How are state bars involved?
California, Florida, and Texas have the three largest state programs; these are run by the respective state bars. Of the 16 active state certification programs, nine are run through the state bar (Arizona, California, Connecticut, Florida, Idaho, Louisiana, Nevada, North Carolina, and Texas). Seven are operated under state supreme court programs (Indiana, Minnesota, New Jersey, New Mexico, Ohio, South Carolina, and Tennessee).
South Carolina has a state supreme court commission program. The program is strong, with four areas of certification. New applications from lawyers seeking certification come in each year. However, there is not a strong push from the court for new areas of certification, which other states have used to increase the numbers of certified lawyers—and revenues. In California, for example, the appellate courts asked the Board of Legal Specialization to establish a specialty in appellate advocacy.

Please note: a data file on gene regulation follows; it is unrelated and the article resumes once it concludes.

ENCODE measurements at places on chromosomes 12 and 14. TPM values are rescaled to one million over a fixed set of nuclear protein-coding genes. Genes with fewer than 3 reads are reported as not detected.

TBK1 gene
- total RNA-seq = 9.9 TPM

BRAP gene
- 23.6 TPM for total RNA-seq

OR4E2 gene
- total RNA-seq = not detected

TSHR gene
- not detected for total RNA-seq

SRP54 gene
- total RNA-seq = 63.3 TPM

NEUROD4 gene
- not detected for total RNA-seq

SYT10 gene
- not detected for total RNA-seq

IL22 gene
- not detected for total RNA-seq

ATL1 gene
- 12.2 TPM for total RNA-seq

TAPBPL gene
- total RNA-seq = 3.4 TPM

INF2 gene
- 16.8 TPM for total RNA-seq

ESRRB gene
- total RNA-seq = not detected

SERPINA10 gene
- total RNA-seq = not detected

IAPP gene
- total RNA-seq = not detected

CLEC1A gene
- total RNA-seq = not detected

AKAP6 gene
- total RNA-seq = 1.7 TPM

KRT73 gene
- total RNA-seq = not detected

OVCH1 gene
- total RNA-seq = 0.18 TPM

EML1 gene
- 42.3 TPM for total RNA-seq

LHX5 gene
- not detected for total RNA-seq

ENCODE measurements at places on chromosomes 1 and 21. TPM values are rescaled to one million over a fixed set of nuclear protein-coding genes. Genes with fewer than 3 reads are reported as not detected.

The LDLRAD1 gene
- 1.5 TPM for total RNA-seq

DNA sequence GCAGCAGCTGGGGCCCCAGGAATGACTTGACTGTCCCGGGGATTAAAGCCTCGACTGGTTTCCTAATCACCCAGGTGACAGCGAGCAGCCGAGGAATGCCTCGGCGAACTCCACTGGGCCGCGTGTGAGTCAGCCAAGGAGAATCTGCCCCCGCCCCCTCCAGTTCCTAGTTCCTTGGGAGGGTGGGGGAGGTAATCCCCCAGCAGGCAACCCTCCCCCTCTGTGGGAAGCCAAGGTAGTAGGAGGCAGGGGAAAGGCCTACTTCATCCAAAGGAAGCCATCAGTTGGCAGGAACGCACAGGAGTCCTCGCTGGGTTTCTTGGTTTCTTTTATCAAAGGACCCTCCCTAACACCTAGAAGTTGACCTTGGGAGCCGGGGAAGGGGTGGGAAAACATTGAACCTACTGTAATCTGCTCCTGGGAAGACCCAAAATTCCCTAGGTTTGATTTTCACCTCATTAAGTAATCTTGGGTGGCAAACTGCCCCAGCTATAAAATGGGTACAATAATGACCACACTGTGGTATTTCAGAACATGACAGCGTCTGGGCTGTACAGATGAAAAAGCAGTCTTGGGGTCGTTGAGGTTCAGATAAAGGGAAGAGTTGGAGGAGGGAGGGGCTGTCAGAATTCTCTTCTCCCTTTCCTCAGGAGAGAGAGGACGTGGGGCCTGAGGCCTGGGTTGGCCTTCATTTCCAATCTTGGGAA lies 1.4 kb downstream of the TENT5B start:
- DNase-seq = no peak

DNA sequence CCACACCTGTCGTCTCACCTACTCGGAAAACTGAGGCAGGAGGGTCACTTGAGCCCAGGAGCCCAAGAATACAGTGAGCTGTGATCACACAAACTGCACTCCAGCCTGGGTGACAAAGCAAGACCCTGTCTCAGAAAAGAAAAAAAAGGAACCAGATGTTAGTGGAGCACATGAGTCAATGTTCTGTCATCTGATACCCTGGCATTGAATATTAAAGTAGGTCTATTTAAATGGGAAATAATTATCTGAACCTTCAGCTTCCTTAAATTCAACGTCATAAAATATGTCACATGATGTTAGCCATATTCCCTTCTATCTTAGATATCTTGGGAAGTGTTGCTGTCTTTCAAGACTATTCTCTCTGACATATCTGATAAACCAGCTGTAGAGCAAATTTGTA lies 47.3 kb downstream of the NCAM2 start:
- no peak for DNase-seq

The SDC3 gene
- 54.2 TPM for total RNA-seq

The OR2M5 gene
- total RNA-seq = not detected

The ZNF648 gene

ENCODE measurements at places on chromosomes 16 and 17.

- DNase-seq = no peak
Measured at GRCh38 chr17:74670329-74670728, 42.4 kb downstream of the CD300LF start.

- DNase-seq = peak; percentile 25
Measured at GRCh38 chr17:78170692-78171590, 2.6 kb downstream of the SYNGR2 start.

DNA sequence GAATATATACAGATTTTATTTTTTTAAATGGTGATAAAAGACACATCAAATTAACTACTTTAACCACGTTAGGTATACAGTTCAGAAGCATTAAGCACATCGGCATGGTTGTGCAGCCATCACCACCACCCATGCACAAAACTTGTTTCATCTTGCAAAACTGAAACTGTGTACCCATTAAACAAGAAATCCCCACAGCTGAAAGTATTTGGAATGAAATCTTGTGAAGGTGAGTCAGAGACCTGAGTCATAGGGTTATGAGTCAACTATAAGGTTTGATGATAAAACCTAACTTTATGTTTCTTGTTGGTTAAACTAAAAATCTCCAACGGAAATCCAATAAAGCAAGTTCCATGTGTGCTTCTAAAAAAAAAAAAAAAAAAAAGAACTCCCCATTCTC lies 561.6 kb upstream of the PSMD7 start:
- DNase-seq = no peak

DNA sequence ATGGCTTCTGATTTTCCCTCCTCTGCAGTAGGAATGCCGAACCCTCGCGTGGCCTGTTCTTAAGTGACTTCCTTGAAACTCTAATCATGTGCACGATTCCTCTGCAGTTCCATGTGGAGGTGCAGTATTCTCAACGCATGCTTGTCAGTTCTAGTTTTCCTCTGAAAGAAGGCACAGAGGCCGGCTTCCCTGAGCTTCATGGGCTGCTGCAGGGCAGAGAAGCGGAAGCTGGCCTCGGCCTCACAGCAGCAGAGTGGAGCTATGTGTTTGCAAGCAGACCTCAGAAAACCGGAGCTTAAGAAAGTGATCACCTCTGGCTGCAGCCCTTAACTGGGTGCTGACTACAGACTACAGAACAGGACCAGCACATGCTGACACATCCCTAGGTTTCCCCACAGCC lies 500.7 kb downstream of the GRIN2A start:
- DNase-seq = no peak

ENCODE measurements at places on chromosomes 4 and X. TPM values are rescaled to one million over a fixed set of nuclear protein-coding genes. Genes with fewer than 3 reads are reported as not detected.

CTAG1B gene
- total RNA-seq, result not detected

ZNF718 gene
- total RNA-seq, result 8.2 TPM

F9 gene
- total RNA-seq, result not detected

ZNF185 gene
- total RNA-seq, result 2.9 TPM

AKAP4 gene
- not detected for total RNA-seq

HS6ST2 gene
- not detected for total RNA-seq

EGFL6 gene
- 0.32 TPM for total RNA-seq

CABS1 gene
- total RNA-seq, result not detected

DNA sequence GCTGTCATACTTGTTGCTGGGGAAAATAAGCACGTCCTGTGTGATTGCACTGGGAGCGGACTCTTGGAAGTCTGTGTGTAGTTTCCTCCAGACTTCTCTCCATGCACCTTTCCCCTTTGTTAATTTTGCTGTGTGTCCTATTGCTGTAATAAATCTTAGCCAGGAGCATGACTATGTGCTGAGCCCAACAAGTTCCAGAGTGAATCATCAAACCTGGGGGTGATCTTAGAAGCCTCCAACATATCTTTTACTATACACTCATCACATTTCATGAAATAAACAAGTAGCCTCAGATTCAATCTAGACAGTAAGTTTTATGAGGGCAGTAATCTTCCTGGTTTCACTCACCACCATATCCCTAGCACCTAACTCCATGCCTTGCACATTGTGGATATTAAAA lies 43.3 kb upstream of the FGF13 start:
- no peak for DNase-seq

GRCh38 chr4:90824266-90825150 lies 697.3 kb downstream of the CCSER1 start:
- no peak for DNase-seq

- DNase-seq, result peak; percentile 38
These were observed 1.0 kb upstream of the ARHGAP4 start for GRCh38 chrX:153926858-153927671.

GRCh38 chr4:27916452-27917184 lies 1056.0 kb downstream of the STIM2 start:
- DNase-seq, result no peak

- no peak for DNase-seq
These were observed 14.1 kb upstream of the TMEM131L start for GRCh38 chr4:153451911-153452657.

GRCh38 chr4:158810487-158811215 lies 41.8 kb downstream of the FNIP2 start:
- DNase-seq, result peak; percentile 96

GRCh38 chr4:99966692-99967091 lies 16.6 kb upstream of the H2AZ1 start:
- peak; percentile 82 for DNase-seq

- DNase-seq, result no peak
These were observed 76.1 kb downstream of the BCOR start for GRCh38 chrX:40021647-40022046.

Texas, which has a unified bar and mandatory continuing legal education, has one of the strongest programs. The Texas Board of Legal Specialization is the accrediting entity in the state, offering 20 areas of certification.
In another unified bar state, the Florida Supreme Court approves standards in 24 certification areas. The Florida Bar Board of Legal Specialization and Education is the state’s only accrediting body for specialization. The Florida Supreme Court recently approved two new areas: adoption law and education law. The application filing deadline for both is July 31; exams are scheduled for March 2011.